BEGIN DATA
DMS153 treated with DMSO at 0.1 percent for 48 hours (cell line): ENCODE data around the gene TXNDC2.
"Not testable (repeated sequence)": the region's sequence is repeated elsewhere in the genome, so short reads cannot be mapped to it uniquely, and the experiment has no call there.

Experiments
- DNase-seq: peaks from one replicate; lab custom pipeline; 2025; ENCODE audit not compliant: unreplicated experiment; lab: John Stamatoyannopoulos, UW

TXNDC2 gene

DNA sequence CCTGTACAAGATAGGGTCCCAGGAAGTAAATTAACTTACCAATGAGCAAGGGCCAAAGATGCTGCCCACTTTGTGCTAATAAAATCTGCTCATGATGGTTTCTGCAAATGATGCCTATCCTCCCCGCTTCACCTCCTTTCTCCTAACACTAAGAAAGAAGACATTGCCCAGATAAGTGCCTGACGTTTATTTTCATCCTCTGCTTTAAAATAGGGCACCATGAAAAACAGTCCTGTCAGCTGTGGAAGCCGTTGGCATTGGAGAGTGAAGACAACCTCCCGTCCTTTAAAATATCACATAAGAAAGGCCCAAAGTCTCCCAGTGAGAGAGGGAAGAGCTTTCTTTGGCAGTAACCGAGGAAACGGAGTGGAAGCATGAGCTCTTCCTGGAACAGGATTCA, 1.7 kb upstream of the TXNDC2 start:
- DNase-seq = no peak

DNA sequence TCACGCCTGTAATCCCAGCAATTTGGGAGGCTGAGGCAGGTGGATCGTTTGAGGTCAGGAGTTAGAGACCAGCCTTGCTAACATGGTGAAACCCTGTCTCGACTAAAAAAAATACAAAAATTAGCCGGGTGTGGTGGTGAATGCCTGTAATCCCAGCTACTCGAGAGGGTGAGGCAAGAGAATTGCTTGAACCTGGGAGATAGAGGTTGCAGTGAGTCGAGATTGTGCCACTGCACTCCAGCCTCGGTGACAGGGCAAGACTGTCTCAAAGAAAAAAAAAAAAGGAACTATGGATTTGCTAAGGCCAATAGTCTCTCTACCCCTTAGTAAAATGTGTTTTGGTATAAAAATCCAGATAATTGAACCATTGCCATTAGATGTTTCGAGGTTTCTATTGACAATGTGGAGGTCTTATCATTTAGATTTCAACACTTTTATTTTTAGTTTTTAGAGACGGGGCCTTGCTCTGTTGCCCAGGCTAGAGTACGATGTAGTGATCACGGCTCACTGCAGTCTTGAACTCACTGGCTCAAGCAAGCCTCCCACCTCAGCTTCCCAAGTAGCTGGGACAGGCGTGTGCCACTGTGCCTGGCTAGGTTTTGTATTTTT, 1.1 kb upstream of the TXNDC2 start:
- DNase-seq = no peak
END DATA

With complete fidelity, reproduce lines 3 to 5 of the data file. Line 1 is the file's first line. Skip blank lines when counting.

Experiments
- DNase-seq: peaks from one replicate; lab custom pipeline; 2025; ENCODE audit not compliant: unreplicated experiment; lab: John Stamatoyannopoulos, UW

TXNDC2 gene